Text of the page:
I stumbled onto this article in Breaking Muscle about emotional eating targeted at women. It is worth a share, as well as noting that emotional eating is by no means a woman specific issue... Part 2 will be published next week.
When it comes to choosing between what’s healthy and unhealthy, sometimes it’s enough to “just say no,” like the anti-drug campaign of the Reagan era. But, when it comes to:
- Eating more chips and queso or popcorn than we intended
- Ordering the cheesy, fried appetizer over the shrimp ceviche
- Indulging in some late-night Ben & Jerry’s
- Eating when we are bored, stressed, anxious or worried
- Over-analyzing the calories in the apple, sushi, or bite of chocolate you ate
- Denying yourself food when you’re hungry
- Feeling guilty or like you need to work off anything that goes in your mouth
...why is it that we can’t “just say no”? Simple. It is because the struggle is real.
It seems like something that shouldn’t exist. Like “adrenal fatigue,” “cell phone addiction,” and “obsession with healthy eating." It makes us ask: Is it really a thing? After all, don’t we all have the power of choice and willpower to decide what we do and don’t eat? How about what we think about and don’t think about?
Again, it is because the struggle is real.
Why? (The Real Struggle)
“I just get cravings for _____ (popcorn, something sweet, chips).”
“How do you stop the thoughts?”
“I try to change, and may have a good day, but I always fall back into my old ways.”
So have said countless [individuals].
For whatever reason, sugar and cravings, binge eating and “behaviors” such as purging, restricting, and over-exercising, are the Achilles heel for many [people]. In fact, a survey conducted by the University of North Carolina at Chapel Hill found that 3 in 4 women struggle with some form of disordered eating or way of thinking when it comes to eating.
That means 3 out of 4 of us, a whopping 75%, reading this article right now:
- Overthink food
- Worry and stress about food
- Count calories or the number of macros we ate in a day in an unhealthy way
- Occassionally binge or purge
- Restrict or diet
- Purge or exercise to “make up” for food
- Closet eat or binge occasionally
- Use food to cope with life to some degree
- Or think about wanting to be free from thinking about food
If so, you are not alone. The truth is, you don’t have to have a diagnosed eating disorder to have an unhealthy relationship with food. But you also don’t have to battle food forever—or to the degree you are now.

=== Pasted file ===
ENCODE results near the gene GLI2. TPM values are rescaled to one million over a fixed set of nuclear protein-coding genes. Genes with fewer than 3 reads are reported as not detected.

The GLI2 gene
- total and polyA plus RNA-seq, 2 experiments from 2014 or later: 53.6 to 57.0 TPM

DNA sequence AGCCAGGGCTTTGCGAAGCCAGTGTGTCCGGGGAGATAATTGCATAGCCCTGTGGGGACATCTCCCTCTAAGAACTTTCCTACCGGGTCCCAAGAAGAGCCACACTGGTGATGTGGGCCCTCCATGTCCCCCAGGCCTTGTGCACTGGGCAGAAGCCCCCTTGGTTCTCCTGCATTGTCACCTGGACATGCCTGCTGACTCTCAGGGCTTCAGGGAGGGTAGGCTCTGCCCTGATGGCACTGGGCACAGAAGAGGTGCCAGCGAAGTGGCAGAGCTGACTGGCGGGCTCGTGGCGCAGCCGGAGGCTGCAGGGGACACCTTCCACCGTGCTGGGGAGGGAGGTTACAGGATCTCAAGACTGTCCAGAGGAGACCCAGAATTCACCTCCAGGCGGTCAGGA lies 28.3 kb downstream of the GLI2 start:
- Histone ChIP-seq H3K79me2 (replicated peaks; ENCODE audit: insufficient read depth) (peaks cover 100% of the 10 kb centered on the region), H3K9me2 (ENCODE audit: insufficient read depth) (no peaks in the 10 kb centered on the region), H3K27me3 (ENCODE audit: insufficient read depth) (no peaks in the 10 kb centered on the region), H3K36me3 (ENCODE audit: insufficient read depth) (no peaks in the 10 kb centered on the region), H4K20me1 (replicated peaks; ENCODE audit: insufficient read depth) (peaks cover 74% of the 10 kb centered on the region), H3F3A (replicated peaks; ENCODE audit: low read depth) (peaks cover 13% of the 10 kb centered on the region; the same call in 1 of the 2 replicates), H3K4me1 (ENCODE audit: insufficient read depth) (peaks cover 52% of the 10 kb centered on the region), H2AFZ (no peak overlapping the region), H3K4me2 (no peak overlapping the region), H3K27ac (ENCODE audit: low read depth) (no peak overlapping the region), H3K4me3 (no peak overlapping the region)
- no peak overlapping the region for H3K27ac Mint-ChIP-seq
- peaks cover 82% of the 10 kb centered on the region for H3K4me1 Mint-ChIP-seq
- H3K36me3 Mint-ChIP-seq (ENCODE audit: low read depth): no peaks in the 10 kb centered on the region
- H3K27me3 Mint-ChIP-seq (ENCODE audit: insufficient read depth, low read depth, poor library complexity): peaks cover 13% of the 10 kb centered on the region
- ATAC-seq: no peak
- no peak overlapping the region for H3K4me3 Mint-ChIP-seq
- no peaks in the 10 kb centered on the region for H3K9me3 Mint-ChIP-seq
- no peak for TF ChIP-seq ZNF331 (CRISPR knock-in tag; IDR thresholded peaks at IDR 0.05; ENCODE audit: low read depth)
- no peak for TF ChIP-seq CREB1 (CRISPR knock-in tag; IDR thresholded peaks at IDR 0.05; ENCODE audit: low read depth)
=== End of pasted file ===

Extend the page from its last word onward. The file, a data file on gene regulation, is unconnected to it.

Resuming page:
So the real question becomes: How do I move past it? Specifically, how do I end my emotional eating, obsessive thinking with food, closet eating, constant sugar craving, and so on? If 75% of us suffer like this, how do I become one of the 25% who doesn’t struggle with food? Regardless of your current situation, it’s important to first identify the roots of “the struggle” in order to then work through your particular hang-ups, thoughts, and habits with food.
Understand Why We Struggle
From the time we are young, we receive unhealthy, conflicting messages about food:
- We are rewarded for straight A’s with an after-school ice cream treat.
- We earn dessert if we eat all the veggies on our plates.
- We receive a candy treat for “good behavior” in the classroom.
- We learn to label foods as “good” or “bad” based on the opinions and concepts of our parents, our peers, commercials, advertising, etc.
In certain sports or activities, like dance and cheer, we may have had to “weigh in” or “watch what we eat” for the love of the game. We are taught that certain foods are “off limits” in our house. So then at a friend’s house, it was a free for all whenever we could get our hands on that “forbidden” food. We witnessed, and then took on as our own, the personal relationships and beliefs that our parents and role models had with food. Commercials demanded our attention, advertising “heart healthy and kid approved Cinnamon Toast Crunch” or cool Lunchables that every kid must try.
Step 1: Identify Your Emotional Food Story
When is the first time in your life that you first thought emotionally about food? I mean, more than just crying for food when you were hungry as a baby, or reluctantly eating your peas and carrots at dinner. Think back to your childhood, middle school, high school or young adult years—when did the thoughts and beliefs about food really begin?